BENOO
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Hello everyone

I'm basically stuck with a report I have to write for a resit unit; my main issue is that I don't quite understand how to do part of it, so here begins one of my questions:

I'm using matlab to implement my own numerical integration method, and I've chosen to use the composite simpsons rule. I've got a list of criteria for my function to complete, and one of these criteria is that my function should also be able to deal with the case that the approximation does not converge (for example, if the integral is unbounded).

Now, I understand what an unbounded integral is, and I understand what it means when an integral doesn't converge, but my main question is how to get a numerical approximation to an integral that doesn't converge? I've done some research, but most of what I have found seems to be too confusing for me to understand.

My second question:

How could I get this integration method to deal with non-finite end points?
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atsruser
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(Original post by BENOO)
Hello everyone
I've got a list of criteria for my function to complete, and one of these criteria is that my function should also be able to deal with the case that the approximation does not converge (for example, if the integral is unbounded).
I guess this just means that your function should be able to identify such a case and report it; you clearly can't produce an approximation to an unbounded integral.

My second question:

How could I get this integration method to deal with non-finite end points?
You mean for something like \int_1^\infty \frac{1}{x^2} dx ?
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BENOO
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(Original post by atsruser)
I guess this just means that your function should be able to identify such a case and report it; you clearly can't produce an approximation to an unbounded integral.
I guess you're right, I've emailed the guy who set it but I'm not quite sure what the answer is. I can do that though, even if it's not right, and change it dependant on the reply Thanks for your help, helpful to know I'm not going crazy worrying about something that I can't do only to not have to do it!

(Original post by atsruser)
You mean for something like \int_1^\infty \frac{1}{x^2} dx ?
And yeah, just like that; really don't understand how I could get a numerical approximation to that.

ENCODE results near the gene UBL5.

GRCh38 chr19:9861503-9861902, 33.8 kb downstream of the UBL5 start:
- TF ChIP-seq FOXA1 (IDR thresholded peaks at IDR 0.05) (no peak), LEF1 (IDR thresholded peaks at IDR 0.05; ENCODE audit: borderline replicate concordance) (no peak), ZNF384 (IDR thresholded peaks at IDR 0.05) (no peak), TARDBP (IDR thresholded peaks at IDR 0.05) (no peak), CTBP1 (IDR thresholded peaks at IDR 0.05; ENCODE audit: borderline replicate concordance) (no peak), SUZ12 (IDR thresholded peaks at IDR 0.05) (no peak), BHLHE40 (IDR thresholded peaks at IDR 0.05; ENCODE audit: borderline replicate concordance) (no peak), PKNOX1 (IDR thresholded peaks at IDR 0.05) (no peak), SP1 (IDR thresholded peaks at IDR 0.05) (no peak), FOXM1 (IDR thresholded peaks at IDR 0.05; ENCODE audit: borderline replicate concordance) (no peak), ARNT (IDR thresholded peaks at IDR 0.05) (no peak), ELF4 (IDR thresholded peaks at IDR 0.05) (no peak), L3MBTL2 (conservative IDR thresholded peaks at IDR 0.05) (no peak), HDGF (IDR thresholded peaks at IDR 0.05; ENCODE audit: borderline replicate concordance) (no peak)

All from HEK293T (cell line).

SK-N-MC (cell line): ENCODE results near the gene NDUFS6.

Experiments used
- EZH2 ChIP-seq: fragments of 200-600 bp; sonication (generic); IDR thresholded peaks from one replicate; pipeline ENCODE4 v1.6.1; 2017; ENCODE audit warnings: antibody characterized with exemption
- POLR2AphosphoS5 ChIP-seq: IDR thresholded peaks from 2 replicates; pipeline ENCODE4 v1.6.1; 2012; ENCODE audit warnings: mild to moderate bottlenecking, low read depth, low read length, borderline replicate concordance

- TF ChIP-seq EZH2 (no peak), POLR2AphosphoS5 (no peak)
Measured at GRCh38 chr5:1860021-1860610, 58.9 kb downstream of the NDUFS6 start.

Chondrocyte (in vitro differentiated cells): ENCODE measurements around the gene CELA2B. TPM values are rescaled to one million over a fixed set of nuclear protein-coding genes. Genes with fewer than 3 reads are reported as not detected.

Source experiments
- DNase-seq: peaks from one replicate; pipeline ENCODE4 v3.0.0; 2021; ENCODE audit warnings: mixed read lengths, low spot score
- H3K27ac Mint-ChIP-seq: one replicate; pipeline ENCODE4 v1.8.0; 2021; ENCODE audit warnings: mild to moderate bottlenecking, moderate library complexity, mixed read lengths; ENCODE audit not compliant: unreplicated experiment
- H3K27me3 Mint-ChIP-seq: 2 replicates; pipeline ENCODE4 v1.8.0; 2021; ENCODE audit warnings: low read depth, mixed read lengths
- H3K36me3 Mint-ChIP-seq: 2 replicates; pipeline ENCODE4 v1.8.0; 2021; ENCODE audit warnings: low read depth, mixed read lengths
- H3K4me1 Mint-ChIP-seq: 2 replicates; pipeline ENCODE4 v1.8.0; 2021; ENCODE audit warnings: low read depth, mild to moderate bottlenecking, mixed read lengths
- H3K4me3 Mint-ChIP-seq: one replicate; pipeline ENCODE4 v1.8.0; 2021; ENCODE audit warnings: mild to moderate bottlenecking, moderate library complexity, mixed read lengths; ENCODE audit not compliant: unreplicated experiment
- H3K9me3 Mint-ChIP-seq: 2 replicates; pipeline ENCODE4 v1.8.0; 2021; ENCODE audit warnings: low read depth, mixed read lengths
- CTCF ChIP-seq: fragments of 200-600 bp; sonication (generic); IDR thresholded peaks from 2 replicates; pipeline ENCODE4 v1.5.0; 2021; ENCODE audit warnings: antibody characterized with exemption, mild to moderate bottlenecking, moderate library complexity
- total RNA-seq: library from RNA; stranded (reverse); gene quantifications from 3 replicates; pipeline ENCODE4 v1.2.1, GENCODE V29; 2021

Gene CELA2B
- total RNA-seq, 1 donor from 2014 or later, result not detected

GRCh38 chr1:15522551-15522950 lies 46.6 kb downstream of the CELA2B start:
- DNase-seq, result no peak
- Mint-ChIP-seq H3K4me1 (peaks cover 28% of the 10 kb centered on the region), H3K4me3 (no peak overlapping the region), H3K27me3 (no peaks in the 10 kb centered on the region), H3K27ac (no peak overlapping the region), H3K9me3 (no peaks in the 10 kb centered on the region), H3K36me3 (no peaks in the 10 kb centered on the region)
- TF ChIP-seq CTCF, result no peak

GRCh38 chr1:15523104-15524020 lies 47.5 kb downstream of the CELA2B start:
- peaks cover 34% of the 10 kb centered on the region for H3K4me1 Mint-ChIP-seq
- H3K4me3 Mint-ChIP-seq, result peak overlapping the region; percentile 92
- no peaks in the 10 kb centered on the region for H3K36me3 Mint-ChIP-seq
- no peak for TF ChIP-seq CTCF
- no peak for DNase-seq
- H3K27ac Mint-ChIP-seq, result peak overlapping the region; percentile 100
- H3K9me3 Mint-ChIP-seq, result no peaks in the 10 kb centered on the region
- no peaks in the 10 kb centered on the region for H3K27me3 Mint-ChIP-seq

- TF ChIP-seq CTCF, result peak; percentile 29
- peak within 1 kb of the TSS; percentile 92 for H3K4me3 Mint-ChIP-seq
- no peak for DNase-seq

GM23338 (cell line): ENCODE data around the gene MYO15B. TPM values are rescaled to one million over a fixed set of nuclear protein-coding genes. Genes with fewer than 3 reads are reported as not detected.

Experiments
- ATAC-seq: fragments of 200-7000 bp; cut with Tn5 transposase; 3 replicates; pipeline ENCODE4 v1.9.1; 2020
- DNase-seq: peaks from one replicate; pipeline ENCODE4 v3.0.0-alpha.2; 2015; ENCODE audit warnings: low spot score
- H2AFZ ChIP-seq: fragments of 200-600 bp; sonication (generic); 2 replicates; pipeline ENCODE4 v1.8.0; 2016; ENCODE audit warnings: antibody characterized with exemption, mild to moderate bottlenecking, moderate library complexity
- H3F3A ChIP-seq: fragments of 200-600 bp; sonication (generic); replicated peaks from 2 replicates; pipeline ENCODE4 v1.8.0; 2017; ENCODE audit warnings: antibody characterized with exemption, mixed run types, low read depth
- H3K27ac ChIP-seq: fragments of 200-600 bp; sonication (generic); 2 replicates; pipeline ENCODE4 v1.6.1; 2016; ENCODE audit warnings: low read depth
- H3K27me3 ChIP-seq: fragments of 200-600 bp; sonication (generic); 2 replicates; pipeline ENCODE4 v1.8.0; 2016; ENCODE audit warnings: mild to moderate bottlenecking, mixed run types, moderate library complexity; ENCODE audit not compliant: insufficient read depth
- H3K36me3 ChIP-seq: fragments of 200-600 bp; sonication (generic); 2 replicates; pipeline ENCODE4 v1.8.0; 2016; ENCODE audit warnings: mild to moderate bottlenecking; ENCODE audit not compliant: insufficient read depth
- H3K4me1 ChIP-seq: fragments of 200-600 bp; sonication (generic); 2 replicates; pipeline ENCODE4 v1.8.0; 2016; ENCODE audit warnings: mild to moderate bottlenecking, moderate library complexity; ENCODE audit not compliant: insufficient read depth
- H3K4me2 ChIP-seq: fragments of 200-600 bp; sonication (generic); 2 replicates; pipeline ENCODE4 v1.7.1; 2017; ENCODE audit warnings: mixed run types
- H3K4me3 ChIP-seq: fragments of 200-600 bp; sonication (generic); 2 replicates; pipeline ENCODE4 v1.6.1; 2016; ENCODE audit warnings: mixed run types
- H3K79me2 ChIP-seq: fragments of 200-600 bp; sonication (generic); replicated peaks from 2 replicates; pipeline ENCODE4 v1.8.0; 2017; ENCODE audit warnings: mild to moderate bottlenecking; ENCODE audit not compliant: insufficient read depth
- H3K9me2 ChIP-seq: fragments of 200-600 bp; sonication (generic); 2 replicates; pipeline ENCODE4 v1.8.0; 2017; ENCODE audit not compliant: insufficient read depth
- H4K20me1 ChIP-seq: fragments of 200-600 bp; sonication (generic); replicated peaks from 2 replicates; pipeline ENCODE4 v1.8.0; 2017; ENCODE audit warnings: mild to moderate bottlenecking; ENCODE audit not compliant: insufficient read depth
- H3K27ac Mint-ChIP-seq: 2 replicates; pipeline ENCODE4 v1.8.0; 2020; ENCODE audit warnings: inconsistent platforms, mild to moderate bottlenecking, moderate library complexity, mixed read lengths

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around
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(Original post by BENOO)

And yeah, just like that; really don't understand how I could get a numerical approximation to that.
You can just integrate between 1 and x for larger and larger x and observe that it converges to some value.
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BENOO
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(Original post by around)
You can just integrate between 1 and x for larger and larger x and observe that it converges to some value.
I suppose that's the only way to do it really :P


As for my first question also, am I right in thinking that if the approximated error increases rather than decreases, then the iteration does not converge?
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atsruser
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(Original post by BENOO)
I suppose that's the only way to do it really :P
It's one way, but I suspect numerical analysts will have dreamed up others.

As for my first question also, am I right in thinking that if the approximated error increases rather than decreases, then the iteration does not converge?
I don't think so. Consider \int_1^\infty \frac{\sin x}{x^2} dx. This converges, but if you truncate the domain of integration at (in)appropriate points, then the values given by Simpson's rule may not be monotonically decreasing, giving the impression that the integral diverges.
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BENOO
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(Original post by atsruser)
It's one way, but I suspect numerical analysts will have dreamed up others.



I don't think so. Consider \int_1^\infty \frac{\sin x}{x^2} dx. This converges, but if you truncate the domain of integration at (in)appropriate points, then the values given by Simpson's rule may not be monotonically decreasing, giving the impression that the integral diverges.
So what do you think is the best way to go about stopping my function if it doesn't converge? Is a limit on the number of iterations the best way, or can you think of some other way? :/
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